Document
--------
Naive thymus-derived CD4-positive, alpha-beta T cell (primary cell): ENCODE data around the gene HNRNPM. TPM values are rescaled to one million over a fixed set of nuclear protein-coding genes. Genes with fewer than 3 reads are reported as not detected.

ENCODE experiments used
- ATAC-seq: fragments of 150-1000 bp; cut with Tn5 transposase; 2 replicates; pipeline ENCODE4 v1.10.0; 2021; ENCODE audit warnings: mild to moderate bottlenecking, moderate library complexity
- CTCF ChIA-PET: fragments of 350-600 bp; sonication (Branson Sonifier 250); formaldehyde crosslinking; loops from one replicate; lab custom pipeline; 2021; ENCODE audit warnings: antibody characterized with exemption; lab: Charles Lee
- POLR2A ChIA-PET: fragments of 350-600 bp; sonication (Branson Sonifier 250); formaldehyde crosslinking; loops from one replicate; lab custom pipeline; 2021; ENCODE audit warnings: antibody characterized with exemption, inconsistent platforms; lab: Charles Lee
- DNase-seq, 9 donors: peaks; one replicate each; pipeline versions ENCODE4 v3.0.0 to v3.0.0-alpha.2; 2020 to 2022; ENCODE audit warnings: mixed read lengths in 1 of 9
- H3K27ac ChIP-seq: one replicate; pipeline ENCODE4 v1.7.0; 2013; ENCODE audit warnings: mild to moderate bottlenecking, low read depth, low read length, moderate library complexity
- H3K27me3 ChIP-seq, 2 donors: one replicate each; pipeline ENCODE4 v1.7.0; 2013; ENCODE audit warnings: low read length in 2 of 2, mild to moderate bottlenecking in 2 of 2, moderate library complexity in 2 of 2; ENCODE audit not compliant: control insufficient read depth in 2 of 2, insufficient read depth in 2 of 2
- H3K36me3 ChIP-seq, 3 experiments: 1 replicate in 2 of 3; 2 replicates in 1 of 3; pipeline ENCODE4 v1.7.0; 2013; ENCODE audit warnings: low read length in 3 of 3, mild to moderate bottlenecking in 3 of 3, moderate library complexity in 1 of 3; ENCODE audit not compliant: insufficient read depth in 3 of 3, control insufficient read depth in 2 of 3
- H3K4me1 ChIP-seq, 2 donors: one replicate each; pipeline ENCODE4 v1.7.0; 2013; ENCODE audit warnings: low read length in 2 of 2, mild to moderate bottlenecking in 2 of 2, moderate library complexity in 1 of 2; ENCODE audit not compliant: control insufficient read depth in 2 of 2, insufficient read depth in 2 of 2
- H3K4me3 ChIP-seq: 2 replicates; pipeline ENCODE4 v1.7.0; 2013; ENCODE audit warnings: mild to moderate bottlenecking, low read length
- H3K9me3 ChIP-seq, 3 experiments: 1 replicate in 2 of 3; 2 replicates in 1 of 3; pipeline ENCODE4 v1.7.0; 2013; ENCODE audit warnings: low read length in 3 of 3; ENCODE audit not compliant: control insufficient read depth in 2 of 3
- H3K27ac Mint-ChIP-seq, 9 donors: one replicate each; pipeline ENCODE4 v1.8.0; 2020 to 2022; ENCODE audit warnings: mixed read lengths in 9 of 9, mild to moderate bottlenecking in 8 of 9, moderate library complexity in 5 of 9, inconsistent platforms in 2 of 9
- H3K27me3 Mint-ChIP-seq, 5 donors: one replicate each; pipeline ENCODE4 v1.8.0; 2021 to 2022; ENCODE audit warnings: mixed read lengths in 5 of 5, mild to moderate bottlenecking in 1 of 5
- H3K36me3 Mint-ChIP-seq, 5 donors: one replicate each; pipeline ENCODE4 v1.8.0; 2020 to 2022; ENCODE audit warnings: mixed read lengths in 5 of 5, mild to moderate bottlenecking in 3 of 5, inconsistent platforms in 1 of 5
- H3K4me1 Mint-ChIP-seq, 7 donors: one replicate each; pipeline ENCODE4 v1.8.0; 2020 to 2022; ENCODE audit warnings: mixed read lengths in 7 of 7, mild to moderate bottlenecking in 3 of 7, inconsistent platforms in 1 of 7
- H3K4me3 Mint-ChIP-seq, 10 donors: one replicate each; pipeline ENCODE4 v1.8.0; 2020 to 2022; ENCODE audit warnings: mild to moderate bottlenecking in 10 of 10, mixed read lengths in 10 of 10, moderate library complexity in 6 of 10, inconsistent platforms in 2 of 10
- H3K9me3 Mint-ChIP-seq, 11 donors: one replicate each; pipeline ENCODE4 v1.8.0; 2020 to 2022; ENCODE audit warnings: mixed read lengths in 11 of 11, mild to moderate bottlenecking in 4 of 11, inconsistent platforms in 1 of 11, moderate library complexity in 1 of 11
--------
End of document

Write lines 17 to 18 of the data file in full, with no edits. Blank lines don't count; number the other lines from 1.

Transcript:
- H3K4me3 Mint-ChIP-seq, 10 donors: one replicate each; pipeline ENCODE4 v1.8.0; 2020 to 2022; ENCODE audit warnings: mild to moderate bottlenecking in 10 of 10, mixed read lengths in 10 of 10, moderate library complexity in 6 of 10, inconsistent platforms in 2 of 10
- H3K9me3 Mint-ChIP-seq, 11 donors: one replicate each; pipeline ENCODE4 v1.8.0; 2020 to 2022; ENCODE audit warnings: mixed read lengths in 11 of 11, mild to moderate bottlenecking in 4 of 11, inconsistent platforms in 1 of 11, moderate library complexity in 1 of 11